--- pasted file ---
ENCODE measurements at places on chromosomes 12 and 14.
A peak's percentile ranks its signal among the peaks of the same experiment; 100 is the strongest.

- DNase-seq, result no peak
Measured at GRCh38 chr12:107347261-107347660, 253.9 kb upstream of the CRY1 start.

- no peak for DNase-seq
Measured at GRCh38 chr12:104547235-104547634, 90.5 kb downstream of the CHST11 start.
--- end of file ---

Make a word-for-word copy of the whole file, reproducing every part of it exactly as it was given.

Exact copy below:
ENCODE measurements at places on chromosomes 12 and 14.
A peak's percentile ranks its signal among the peaks of the same experiment; 100 is the strongest.

- DNase-seq, result no peak
Measured at GRCh38 chr12:107347261-107347660, 253.9 kb upstream of the CRY1 start.

- no peak for DNase-seq
Measured at GRCh38 chr12:104547235-104547634, 90.5 kb downstream of the CHST11 start.